Posted: Sunday, July 1st, 2012
by Rick Pomeroy
What is STEM? Besides the Next Generation Science Standards (NGSS), STEM is the hot topic in science education circles. Representing an ethereal notion of teaching that integrates Science, Technology, Engineering and Math, STEM, as the next big idea, has taken on a life of its own. As science educators and science professionals, we live in an increasingly STEM-centric world. Political leaders and pundits alike tout STEM as the wave of the future, the elixir to return California to an age of prosperity, and the solution to what ails public education. STEM will engage and motivate students, increase the number of people entering post-secondary education with majors in science, technology, engineering, and math fields, and create a new reality in schools. Unfortunately, defining STEM education, identifying what STEM will look like in schools, and distinguishing it from current instructional practices are extremely difficult tasks.
Those of you who have been following the development of the new standards will recognize the similarity between the goals and dreams of STEM and the desired outcomes described in the Framework for K-12 Science Education, the document developed by the National Research Council and used to guide the development of the NGSS. Similar in concept, the Framework and ultimately, the NGSS provide a detailed view of what the educated member of society should know and be able to do, whereas the current conversations about STEM focus more on defining what a STEM classroom will look like, the kinds of things STEM-enabled students will be able to do, and the format of STEM instructional practices. Are these two mutually exclusive or are they two different ways of describing the same desired outcome?
Over the past three months, I have attended no less than four STEM summits, conferences, and meetings designed to fuel the flames of excitement about STEM. At these meetings, we have been shown videos of students designing and programming robots, we have seen how technology engages students, and we have heard that digital technology in the classroom will promote collaboration. There have even been whole meetings on how to prepare teachers to “teach STEM.” Each conference has included its share of descriptions about what is wrong with the current system, statistics about where California ranks nationally and internationally on assessments and per pupil spending, and attempts to develop definitions, lists of resources, and policy changes that need to be made to enact a STEM enabled curriculum. Each meeting has introduced industry partners who have a tool or technology that is “perfect” for enabling STEM education. We have used collaborative decision making software, blogged our conversations, created collaborative documents, and seen tablets and notebook computers that promise to be the tool of the future. Each of these has been a powerful demonstration of what can be. The videos of students in action have been inspirational and the collaborative research projects give me ideas for great things to do with my students.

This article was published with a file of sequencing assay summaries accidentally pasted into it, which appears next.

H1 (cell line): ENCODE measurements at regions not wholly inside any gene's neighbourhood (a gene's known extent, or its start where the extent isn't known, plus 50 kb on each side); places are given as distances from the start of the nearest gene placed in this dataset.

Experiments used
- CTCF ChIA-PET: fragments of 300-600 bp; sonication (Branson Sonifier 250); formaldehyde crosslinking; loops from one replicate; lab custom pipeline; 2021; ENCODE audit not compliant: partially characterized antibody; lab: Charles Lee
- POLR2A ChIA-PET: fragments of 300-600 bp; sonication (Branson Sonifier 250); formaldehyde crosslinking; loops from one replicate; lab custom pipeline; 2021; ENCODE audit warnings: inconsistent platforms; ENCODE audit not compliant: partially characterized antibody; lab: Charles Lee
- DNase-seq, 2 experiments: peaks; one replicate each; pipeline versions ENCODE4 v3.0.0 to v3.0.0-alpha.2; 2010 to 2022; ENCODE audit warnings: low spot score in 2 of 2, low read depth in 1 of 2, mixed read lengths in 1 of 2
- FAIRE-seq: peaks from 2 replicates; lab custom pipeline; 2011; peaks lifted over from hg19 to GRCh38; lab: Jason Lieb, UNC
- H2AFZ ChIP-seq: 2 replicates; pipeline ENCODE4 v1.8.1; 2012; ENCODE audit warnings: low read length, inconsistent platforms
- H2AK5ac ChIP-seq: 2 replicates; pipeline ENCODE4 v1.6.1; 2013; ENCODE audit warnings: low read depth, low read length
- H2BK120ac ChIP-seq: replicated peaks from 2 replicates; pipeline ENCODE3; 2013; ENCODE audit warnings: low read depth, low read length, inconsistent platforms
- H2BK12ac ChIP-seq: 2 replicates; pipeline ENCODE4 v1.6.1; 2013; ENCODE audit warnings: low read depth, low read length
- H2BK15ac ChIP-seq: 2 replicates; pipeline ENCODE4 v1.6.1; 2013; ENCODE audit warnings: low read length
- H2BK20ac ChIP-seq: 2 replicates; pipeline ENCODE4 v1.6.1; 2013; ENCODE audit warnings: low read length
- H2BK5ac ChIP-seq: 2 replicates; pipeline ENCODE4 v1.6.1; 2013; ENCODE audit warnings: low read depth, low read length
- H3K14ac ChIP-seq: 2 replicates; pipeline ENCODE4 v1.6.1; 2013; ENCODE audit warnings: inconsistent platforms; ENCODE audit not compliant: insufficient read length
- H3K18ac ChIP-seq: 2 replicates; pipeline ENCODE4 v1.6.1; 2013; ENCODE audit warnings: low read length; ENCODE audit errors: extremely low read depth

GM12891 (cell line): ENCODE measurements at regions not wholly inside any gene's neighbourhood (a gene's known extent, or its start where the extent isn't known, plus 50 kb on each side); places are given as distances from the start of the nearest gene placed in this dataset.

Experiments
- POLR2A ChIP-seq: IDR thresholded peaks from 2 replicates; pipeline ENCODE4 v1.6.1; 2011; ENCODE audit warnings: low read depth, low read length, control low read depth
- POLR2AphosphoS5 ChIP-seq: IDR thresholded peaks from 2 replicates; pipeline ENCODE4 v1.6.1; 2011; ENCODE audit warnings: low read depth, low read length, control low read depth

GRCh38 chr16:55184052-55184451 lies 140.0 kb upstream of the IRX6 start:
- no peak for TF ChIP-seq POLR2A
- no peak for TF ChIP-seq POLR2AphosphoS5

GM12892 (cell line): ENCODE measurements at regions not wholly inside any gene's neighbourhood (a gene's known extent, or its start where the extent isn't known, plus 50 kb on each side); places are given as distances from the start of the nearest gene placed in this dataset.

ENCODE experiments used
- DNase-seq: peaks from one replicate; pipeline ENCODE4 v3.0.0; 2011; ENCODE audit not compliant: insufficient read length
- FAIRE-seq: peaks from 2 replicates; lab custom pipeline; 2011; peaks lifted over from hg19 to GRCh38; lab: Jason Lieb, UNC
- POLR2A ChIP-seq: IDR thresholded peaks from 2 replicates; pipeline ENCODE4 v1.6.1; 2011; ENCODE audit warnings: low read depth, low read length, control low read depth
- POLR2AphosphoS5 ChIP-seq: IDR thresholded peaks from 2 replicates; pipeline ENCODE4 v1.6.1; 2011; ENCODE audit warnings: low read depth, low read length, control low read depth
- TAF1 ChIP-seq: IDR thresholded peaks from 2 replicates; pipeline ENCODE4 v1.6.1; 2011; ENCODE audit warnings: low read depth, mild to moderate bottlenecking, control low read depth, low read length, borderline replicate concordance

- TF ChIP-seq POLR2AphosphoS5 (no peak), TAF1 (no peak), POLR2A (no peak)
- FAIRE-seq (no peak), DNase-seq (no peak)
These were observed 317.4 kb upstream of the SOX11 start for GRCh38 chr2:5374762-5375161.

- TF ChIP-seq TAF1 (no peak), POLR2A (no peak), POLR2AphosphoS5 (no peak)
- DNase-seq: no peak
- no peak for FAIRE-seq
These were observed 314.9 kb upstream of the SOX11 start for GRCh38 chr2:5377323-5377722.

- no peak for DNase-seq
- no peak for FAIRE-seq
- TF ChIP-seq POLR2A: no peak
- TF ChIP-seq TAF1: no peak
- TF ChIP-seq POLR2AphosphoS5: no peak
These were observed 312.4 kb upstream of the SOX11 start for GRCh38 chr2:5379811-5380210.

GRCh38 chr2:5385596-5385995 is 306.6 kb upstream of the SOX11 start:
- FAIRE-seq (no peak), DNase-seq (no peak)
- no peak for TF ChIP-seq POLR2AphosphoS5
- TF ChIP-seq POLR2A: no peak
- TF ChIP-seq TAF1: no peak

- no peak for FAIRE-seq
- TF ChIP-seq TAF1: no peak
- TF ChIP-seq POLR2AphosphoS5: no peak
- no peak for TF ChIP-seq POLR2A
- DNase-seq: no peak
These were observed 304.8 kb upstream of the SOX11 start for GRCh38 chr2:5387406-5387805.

Through all of these experiences, a definition of STEM that teachers can use as they plan future learning experiences for their students has been elusive. This may be changing. While attending the Superintendent of Public Instruction’s STEM Task Force meeting, a wide range of science education stakeholders were asked to define STEM education. Gleaned from the descriptors of those definitions, the “Wordle” below shows the relative frequency of terms associated with STEM education. The similarity of descriptors between the STEM Wordle and the Science and Engineering Practices included in the Framework cannot be overlooked. Are we talking about the same things? If NGSS is adopted in California, can we also say that we are moving towards a STEM-enabled curriculum? Furthermore, will students who study science, math, engineering, and technology as defined by the Common Core Standards, and the NGSS be competitive in the post-secondary environments of college and careers? At this time, it is difficult to answer this question.
Click image to enlarge:
Subsequent meetings have given more meaning to this random collection of words with key elements emerging. For many, STEM education is grounded in a real world context. It prepares future citizens and decision makers with the skills necessary to be successful in the 21st century. It is focused both on preparing more people to enter STEM fields through post-secondary colleges and universities, as well as equipping those who forgo higher education with the knowledge and skills necessary to contribute to society. From these components, I believe a final definition of STEM will emerge. From there, we can begin to address the resources, training, and policies that will be necessary to truly say that STEM has arrived in California classrooms. Equipped with the structure and content of the Framework and the NGSS, and a commitment to grounding science instruction in a real world context, we have a much better chance of enacting a new vision for STEM education. We should not approach this as an all or nothing reform of every classroom. The implementation will look different in different contexts. Some schools will become STEM centers, others will integrate the tools and strategies developed as STEM emerges, and still others will tweak what they have for something that they want. In the end, our goal should be an education for our students that prepares them for the future, not more knowledge about the status quo. We should be preparing students now with the knowledge, skills and tools to develop solutions for problems that don’t yet exist (paraphrased from Linda Darling-Hammond, The Flat World and Education, 2009).
Rick Pomeroy is science education lecturer/supervisor in the School of Education, University of California, Davis and is CSTA’s president.